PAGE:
Apart from those who had already been placed, both Paulus, who reported being ill, and Schelling were absent at the actual oath-taking ceremony. A few days thereafter, the secretary of the university related in person to all professors who had been newly appointed by the Bavarian organization and who had sent in their lectures that although Herr von Hügel had indeed tentatively authorized the publication of the new lecture catalogue, he could make no assurances to these teachers concerning their future, since such was reserved for the discretion of the new government. There is considerable curiosity concerning the final disposition of this peculiar situation.
If no new university is established, and none acquired, something which with respect to Erlangen has thereby for now become quite doubtful insofar as it was not occupied with the principality of Ansbach, then one can anticipate the dispersal of these previous members of the university of Würzburg. Mannert has allegedly declared his desire to remain in Würzburg. Word has it that Schelling has received an invitation to stay, which perhaps was based on his distinguished reception by Herr von Hügel; in the meantime, however, he has declared in no uncertain terms that he will not be staying here and will, they say, be departing for Munich very soon. —
Such is the current conflicting state of affairs of this enterprise, which began with such grand expectations but a few years ago. A history of the university of Würzburg under Bavaria, written by an impartial hand, could not but be quite interesting. It is sufficiently well known that amid this mixture of quite contradictory elements, a considerable presence of inferior elements restricted the sum of that which was good, and that especially personal relationships exerted an extremely disadvantageous influence.
Nonetheless, more happened on behalf of the whole than one might have thought under those circumstances; neither were the effects entirely lost on Würzburg itself, as the residents in part acknowledge and will in part yet come to acknowledge.
Schelling left Würzburg for Munich in April 1806; Caroline followed him in May.
[*] Erich Schmidt (1913), 2:643–45, provides the basis for this introduction. The footnotes for this section are my own, as are the full citations of materials Schmidt only cross-references or excerpts. Illustration: Würzburg in 1623; frontispiece to C. Heffner and D. Reuss, Würzburg und seine Umgebungen: Ein historisch-topographisches Handbuch (Würzburg 1852).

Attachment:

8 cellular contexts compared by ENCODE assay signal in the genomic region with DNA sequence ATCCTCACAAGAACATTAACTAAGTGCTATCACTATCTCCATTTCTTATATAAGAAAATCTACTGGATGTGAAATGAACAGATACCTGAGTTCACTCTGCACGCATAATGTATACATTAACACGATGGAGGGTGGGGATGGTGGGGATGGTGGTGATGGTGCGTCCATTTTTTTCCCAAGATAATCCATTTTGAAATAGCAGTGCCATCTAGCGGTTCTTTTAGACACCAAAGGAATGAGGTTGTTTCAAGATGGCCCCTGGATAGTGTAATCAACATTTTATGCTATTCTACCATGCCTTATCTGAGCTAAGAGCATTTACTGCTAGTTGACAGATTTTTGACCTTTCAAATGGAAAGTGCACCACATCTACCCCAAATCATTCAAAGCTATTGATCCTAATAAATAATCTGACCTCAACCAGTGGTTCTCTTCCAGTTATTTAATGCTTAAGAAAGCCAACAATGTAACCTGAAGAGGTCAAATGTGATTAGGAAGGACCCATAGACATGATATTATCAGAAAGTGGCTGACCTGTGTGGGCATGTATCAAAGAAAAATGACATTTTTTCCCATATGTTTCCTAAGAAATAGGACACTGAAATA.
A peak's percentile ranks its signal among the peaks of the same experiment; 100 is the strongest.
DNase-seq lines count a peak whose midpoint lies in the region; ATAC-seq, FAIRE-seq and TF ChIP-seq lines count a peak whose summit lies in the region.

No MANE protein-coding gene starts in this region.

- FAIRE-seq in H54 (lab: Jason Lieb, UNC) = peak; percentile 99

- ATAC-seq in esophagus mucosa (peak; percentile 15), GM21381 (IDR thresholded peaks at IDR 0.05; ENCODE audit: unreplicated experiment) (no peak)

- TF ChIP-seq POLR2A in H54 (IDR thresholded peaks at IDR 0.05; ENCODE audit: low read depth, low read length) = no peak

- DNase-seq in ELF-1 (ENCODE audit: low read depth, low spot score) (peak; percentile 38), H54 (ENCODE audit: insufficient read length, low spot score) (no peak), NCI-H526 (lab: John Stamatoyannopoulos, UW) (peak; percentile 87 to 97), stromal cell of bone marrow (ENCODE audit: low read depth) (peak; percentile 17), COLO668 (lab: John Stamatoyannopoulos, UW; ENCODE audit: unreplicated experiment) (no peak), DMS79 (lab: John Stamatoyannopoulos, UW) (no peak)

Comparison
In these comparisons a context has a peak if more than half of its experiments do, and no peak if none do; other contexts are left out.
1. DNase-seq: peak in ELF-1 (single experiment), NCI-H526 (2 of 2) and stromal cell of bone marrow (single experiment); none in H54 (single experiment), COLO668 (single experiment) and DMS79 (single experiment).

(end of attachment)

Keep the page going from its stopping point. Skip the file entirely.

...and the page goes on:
Würzburg is located on the Main River approx. 95 km west of Bamberg and 120 km east of Frankfurg am Main; as Caroline herself recalls, Auguste was buried in Bocklet, approximately 60 km north of Würzburg (Map of the Empire of Germany including all the states comprehended under that name with the Kingdom of Prussia, &c. [London 1782]):
Here a broader view of Würzburg’s location in relationship to some of the locales involved in Caroline’s earlier life (Post Karte Durch ganz Deutschland, ed. J. Walch [Augsburg 1795]):
 Concerning the original geopolitical developments that resulted in the territorial changes assigning Würzburg and Bamberg to Bavaria, Adalbert Friedrich Marcus’s letter to Schelling on 30 April 1803 (letter 377c), note 3 (“South West Germany and North Italy: The War of the Second Coalition 1798–1801,” The Cambridge Modern History Atlas, ed. A. W. Ward, G. W. Prothero, Stanley Leathes, and E. A. Ben [London 1912], map 88; [University of Texas, Perry-Castañeda Library Map Collection]):
 Biographie des Doctor Friedrich Wilhelm von Hoven: Von ihm selbst geschrieben und wenige Tage vor seinem Tode noch beendiget, ed. Andreas H. Merkel (Nürnberg 1840), 153–54; illustration: Daniel Nikolaus Chodowiecki, Von Berlin nach Danzig. Eine Künstlerfahrt im Jahre 1773 von Daniel Chodowiecki. 108 Lichtdrucke nach den Originalen in der Akademie der Künste in Berlin. Mit erläuterndem Text und einer Einführung von Professor Dr. W[olfgang] von Oettingen (Berlin, Amsler & Ruthardt, Kunsthändler o.J. , plate 94. Back.
 Those efforts notwithstanding, Friedrich was never stopped excoriating both Caroline and Schelling in letters. Back.
 See Schelling to Georg Friedrich von Zentner in mid-August 1803 (letter 380d), a draft of which was preserved in Caroline’s handwriting. Back.
 See Thürheim’s letter to Schelling on 22 April 1804 (letter 383c); Schelling’s to Thürheim on 26 September 1804 (letter 387e); and Thürheim’s to Schelling on 7 November 1804 (letter 387k). Back.
 E.g., Der Freimüthige (1804), nos. 4, 47, 254, concerning his lectures delivered in an “earthy straw bass” voice. Back.
 Allgemeine Literatur-Zeitung (1805) 48 (6 May 1805), 417–22. Back.
 Intelligenzblatt of the Jenaische allgemeine Literatur-Zeitung (1806) 29 (28 March 1806), 233–34 (letter/document 401c). Back.
Translation © 2017 Doug Stott